Culver offered students various options to cut back on their phone use, and each student could choose a different option each week for four weeks. Here were some of the options:

·      No phone use for the week

·      Use a Gabb phone, which allows calls, texts, camera, photo gallery, GPS, weather, and calculator, but no internet or social media

·      No phone before school

·      No phone during the academic day

·      No phone during CQ

·      Delete TikTok

·      Delete social media apps

·      Turn phone to grayscale (black and white)

·      Turn off notifications 

Culver gave students a questionnaire asking them about their experiences, such as: What’s the most important, valuable, or useful thing you do with your phone?; Many students say that they go on their phones “to escape. What are they escaping from?; Think about the way that you use your phone/tech on average. What is the biggest downside or negative effect for you personally?; Based on your observations of others, what percentage of your peers at Culver have healthy/responsible phone/tech habits?; How does the presence of phone across campus affect the community?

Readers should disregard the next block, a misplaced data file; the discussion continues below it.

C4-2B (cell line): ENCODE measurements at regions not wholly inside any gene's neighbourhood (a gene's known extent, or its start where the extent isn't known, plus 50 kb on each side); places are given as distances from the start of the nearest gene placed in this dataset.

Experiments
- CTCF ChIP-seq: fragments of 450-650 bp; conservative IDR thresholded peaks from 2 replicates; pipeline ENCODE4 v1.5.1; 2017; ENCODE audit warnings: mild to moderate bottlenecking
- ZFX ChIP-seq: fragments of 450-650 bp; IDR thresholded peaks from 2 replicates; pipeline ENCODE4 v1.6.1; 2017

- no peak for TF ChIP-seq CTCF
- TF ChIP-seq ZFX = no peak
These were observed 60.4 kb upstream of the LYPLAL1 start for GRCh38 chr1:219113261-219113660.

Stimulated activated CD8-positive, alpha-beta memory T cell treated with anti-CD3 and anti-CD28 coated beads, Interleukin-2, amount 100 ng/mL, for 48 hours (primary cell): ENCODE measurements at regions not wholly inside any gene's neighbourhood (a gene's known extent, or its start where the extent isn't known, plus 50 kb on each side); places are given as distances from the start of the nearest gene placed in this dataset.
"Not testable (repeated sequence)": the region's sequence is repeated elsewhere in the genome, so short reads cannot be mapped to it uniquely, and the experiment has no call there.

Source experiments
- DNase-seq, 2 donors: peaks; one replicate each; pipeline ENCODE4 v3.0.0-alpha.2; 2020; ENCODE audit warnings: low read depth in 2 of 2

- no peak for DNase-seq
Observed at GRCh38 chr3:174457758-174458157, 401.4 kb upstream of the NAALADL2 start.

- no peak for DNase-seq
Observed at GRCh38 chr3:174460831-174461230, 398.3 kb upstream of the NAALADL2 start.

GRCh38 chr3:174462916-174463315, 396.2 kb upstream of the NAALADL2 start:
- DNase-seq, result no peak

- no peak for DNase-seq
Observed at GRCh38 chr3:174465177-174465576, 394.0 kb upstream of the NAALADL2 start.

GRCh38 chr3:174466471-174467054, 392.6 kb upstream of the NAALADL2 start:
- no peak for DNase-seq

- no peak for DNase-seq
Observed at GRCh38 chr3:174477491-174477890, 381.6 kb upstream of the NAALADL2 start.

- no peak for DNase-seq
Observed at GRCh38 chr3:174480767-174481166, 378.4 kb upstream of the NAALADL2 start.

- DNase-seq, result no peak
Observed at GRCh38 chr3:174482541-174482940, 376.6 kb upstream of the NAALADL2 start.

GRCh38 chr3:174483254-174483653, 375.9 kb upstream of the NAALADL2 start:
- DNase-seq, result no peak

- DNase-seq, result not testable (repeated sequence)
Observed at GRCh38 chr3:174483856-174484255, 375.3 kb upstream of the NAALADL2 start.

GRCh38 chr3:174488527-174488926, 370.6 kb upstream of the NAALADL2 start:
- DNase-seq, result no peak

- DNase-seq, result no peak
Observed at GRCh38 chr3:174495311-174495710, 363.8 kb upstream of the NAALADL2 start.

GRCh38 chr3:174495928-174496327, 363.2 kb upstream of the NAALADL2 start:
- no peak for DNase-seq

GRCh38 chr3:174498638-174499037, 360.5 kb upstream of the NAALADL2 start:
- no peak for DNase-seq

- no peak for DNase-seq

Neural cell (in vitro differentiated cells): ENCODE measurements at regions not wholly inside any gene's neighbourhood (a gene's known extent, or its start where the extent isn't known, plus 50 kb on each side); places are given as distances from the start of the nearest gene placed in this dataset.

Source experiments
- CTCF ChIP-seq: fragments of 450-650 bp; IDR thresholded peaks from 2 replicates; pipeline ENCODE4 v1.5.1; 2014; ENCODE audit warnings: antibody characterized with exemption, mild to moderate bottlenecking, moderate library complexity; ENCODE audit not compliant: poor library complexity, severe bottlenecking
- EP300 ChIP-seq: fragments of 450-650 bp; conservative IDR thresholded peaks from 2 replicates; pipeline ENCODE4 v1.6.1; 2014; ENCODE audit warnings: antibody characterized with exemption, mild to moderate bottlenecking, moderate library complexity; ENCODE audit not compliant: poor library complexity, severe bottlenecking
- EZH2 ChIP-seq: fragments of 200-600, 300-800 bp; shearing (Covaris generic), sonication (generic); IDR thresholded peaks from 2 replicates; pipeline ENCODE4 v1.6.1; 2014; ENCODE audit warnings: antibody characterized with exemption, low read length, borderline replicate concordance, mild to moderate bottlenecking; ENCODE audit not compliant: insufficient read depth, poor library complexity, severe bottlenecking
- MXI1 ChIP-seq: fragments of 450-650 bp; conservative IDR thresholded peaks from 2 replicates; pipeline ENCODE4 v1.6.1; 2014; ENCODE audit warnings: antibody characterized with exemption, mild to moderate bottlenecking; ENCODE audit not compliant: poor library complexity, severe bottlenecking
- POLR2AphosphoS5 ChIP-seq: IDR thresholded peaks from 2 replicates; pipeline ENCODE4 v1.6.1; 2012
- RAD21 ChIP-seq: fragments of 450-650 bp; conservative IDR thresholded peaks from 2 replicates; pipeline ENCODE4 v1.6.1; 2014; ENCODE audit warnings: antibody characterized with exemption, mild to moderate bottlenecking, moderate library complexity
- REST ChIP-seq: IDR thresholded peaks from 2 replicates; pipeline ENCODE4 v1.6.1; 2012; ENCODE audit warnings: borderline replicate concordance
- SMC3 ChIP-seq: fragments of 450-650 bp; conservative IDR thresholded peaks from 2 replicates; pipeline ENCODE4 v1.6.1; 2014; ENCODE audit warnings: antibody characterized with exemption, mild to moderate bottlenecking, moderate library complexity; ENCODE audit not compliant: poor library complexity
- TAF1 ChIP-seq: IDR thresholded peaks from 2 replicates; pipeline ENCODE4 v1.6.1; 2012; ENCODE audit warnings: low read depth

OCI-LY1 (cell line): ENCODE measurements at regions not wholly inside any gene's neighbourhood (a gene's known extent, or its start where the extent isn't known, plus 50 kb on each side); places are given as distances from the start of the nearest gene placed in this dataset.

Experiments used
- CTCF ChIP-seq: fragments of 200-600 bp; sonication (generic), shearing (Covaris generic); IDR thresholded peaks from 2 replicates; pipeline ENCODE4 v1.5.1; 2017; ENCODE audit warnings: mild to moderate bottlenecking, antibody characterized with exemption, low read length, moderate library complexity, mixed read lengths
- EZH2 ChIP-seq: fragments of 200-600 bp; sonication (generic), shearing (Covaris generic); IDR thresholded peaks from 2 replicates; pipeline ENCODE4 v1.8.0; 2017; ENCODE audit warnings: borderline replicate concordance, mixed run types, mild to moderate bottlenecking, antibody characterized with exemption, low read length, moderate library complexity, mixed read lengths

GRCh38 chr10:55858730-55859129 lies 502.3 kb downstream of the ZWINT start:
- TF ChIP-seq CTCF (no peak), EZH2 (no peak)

Researchers at Yale University and Gabb are reviewing the surveys and plan to share their findings with Culver leaders. Yale is interested in looking at well-being of students.

Cerny said most of the students who cut back on phone use reported positive experiences. Like Markle and Johnson, many students reported being happier and more productive. They also reported feeling less anxious and calmer. Many said it was easier to focus in class and on homework and felt less dependent on their smartphones.


Cadets looking at their phones.


Markle said she could relax in her dorm room at night.

“I stopped caring as much about what I looked like. When I got into the dorm at night, I could change into pajamas, put my hair up, take off my makeup and I didn’t care because I didn’t feel like I had to Snapchat anybody,” she said. “I started falling asleep earlier, too, because I wasn’t going to miss a notification.”